Border Patrol Checkpoint Effectiveness: Models and Metrics
University of Arizona
The Checkpoint Study project has been initiated to help Customs and Border Protection - Office of Border Patrol (CBP-OBP) assess the effectiveness of traffic checkpoint operations for the public good. The key goals of the project are to evaluate and address 1) checkpoint data integrity, consistency and accuracy, 2) measures of checkpoint impacts on local communities and 3) effectiveness metrics and models, as pointed out in the GAO Report No. GAO-09-824.
Localization and Tracking of Vehicles, Cargo and Persons
University of Minnesota, Twin Cities Campus
The overall objective of the work in this project is to develop solutions for accurate, cost effective and reliable tracking and localization of designated vehicles and cargo entering the country via the borders. The solutions developed use (to the maximum extent possible) existing technologies and are therefore cost effective. The solution developed for vehicle tracking leverages the wide-acceptance of GPS as a solution for fleet tracking. It adds to this advanced signal processing techniques to ensure that designated vehicles cannot spoof or deceive tracking efforts, thereby, providing assurance that a vehicle has (or has not) traveled along a designated route. The cargo tracking solution does the same for individual pieces of cargo (separate from the vehicle) that may be moved from one vehicle to another in the process of transit.
The work in Year 5 will focus on two objectives: The first objective will be to collect data with the GPS authenticator developed as the solution to vehicle tracking in Year 4. The data collected will be used to validate the performance of the GPS authenticator. In particular, the data will be used to determine whether the missed detection and false alarm rates of the GPS authenticator are consistent with analytical predictions. We will use data collected from tests at the University of Minnesota. We will also try to coordinate with potential DHS customers to collect field data to confirm whether the system will perform as intended in environments in which it will eventually operate.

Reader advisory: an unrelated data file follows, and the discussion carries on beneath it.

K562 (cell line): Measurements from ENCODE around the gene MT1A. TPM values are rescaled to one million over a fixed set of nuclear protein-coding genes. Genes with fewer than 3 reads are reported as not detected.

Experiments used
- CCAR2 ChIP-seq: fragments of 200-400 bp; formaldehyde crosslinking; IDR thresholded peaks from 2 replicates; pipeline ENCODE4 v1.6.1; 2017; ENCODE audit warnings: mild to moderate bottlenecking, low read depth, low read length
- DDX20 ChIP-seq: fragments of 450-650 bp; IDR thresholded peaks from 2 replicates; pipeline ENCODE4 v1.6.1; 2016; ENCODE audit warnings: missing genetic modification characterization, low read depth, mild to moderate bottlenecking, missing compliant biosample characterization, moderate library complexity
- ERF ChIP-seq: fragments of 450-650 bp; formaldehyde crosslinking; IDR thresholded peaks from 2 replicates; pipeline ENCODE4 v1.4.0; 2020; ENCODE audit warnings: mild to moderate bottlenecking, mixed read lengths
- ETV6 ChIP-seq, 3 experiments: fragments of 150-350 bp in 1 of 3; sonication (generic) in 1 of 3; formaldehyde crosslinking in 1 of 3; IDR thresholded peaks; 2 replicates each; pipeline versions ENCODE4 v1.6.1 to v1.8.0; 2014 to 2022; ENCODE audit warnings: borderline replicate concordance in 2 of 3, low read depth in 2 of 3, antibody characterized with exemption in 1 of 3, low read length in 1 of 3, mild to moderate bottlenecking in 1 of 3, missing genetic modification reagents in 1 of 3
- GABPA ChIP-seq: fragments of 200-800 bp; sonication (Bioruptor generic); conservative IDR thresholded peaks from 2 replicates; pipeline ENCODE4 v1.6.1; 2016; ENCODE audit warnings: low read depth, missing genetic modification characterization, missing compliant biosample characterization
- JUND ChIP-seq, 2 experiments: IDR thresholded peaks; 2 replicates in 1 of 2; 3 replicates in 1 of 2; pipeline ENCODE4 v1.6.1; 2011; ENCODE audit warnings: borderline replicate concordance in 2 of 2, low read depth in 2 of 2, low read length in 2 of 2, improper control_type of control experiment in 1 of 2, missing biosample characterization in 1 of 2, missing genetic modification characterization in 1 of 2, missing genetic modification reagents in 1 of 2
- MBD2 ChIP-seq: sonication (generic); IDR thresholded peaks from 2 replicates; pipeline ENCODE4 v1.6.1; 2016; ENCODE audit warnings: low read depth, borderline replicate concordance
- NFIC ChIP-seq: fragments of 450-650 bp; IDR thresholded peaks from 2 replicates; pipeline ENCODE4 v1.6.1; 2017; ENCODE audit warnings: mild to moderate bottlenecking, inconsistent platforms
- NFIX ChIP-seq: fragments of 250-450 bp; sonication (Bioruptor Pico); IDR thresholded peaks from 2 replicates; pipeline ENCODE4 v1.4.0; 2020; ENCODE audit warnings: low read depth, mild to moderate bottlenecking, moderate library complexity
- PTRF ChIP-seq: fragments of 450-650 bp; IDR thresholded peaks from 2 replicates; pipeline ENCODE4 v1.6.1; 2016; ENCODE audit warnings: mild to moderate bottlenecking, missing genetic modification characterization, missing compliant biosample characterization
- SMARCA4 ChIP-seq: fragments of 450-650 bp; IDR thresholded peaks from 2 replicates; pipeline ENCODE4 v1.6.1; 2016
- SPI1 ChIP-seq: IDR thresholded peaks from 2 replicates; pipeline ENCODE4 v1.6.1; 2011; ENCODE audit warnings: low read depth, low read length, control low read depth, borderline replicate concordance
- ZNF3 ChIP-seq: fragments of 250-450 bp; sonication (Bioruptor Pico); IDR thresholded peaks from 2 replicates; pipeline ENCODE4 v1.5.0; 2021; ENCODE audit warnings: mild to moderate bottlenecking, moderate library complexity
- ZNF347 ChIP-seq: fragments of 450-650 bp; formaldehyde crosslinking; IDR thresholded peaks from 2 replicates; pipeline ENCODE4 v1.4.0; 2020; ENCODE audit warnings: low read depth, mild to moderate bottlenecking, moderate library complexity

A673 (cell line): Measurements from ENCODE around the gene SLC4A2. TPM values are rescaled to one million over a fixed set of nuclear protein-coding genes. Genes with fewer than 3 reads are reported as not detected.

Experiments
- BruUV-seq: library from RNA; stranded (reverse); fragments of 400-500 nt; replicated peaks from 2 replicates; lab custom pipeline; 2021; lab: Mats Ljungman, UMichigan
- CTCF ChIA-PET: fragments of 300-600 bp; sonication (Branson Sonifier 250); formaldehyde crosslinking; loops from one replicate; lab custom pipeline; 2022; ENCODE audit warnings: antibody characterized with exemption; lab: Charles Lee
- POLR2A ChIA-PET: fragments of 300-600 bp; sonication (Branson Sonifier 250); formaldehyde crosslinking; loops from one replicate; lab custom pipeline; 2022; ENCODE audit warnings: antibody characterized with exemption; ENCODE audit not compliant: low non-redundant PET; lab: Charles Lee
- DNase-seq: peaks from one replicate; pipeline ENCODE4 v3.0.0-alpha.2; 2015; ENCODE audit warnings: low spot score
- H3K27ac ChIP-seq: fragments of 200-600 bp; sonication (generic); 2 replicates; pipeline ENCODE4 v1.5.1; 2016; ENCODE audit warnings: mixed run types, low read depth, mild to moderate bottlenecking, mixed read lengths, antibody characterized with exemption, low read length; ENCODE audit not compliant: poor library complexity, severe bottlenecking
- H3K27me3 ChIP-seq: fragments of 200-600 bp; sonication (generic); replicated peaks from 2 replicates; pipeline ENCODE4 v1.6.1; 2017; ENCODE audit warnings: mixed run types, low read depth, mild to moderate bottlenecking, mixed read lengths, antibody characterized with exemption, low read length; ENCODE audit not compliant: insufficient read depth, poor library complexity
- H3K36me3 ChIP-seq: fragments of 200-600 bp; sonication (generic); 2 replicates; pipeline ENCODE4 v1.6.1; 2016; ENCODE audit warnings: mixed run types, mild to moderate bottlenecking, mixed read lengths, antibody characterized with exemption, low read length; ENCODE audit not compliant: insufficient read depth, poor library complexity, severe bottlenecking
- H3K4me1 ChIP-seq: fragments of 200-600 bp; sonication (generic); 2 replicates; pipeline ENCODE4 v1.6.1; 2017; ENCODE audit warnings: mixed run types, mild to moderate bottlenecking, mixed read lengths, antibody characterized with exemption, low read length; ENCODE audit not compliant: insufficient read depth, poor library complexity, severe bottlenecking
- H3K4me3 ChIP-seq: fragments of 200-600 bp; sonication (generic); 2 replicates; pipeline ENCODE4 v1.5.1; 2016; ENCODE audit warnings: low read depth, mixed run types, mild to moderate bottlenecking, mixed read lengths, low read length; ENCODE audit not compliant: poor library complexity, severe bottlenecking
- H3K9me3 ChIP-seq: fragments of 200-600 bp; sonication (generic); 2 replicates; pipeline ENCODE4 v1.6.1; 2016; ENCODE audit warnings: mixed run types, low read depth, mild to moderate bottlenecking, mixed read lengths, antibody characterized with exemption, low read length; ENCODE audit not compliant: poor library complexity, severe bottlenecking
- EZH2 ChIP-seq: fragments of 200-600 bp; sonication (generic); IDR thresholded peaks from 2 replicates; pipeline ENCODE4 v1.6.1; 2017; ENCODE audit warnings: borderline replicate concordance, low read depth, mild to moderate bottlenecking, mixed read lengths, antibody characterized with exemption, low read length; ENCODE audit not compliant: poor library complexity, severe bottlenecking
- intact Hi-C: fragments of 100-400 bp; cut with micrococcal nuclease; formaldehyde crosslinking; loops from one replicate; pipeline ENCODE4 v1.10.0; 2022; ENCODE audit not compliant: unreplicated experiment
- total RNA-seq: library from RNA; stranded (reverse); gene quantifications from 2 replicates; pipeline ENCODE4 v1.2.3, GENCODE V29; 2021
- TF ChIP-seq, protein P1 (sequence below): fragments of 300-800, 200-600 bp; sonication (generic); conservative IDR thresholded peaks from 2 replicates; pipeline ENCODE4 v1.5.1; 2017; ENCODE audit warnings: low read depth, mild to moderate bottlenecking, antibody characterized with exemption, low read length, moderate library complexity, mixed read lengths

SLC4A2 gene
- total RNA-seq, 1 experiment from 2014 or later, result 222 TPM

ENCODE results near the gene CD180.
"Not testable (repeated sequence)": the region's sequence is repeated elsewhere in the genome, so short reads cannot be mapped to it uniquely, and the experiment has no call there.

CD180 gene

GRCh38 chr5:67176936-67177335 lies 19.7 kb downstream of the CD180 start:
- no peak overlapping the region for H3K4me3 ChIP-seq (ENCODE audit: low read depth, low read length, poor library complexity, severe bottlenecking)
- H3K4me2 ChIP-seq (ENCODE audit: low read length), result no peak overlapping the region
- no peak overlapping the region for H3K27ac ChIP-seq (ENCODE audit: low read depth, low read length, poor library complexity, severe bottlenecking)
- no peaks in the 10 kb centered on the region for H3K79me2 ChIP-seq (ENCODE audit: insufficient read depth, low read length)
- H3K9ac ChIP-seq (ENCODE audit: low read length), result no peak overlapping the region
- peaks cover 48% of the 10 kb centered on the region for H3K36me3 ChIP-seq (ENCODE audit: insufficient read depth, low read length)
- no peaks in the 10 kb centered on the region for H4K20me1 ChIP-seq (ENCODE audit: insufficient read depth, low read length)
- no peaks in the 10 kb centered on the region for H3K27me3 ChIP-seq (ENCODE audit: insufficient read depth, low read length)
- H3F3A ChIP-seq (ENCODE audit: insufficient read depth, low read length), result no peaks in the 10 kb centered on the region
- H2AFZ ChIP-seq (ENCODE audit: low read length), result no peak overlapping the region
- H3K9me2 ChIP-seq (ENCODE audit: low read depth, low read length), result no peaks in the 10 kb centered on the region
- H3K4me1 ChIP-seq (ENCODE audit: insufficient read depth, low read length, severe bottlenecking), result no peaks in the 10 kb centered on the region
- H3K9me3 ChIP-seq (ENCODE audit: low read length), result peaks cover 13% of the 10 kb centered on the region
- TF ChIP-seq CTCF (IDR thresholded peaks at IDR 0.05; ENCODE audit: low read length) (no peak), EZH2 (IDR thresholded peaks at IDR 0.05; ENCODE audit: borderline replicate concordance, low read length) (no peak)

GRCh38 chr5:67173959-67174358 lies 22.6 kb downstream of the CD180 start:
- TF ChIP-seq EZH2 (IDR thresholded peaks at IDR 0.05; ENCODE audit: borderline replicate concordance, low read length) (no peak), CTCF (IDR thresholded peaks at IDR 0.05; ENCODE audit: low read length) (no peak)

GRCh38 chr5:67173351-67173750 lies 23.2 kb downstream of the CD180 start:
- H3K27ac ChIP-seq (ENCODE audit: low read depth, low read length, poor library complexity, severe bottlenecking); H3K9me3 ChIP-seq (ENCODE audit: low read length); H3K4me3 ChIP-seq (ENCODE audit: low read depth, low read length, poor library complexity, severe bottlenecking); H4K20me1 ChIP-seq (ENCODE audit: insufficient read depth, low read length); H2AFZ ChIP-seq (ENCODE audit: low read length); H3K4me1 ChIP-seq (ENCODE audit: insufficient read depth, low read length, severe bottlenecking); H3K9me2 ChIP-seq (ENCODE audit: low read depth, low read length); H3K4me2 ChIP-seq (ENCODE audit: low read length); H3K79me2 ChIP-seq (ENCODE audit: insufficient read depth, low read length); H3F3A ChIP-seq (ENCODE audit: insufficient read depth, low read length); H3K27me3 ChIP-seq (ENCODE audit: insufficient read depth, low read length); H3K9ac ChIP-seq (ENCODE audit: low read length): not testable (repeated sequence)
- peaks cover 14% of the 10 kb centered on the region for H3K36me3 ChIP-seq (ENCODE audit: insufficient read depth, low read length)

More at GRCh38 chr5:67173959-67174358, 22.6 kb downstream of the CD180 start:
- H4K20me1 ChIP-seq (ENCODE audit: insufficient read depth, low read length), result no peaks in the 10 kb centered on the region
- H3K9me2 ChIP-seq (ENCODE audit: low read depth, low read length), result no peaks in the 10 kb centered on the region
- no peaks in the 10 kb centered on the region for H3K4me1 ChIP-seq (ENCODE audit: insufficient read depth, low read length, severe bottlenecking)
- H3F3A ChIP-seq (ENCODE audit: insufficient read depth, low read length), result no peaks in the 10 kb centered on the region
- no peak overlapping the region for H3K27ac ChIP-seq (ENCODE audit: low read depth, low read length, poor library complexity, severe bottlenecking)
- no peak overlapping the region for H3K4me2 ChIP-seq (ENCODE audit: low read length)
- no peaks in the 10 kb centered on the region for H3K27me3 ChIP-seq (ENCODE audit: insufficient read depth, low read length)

E-Verify: Profile of Enrolled Employers
University of Arizona
Using data from the USCIS transactions database, this project proposes to examine the profile of companies using E-Verify in two states: Arizona where its use is mandated by state law, and Nevada where no such requirement exists in state law. The proposal is in two phases. Phase I is to be completed in year one of the effort and would inform implementation of Phase II in a subsequent year.
This project would work with data provided by USCIS on company E-Verify enrollment in Arizona and Nevada including company name, NAICS code, date of enrollment, and number of E-Verify screenings per month from time of enrollment to the present. These company names and NAICS codes would be cross-referenced with state and private data sources such as Dunn and Bradstreet to determine company size, verify its industry code, and profile the number and size of other employers in a given NAICS code in each state. Aggregating within NAICS codes for each state, trends in the number of monthly E-Verify screenings would be compared to trends in monthly employment data from the Bureau of Labor Statistics in order to measure the extent of their correlation.
Once the analysis is completed, the project team will meet with appropriate representatives from USCIS and other stakeholders within DHS to determine whether Phase II should be undertaken and to specifically define the questions to be addressed in Phase II.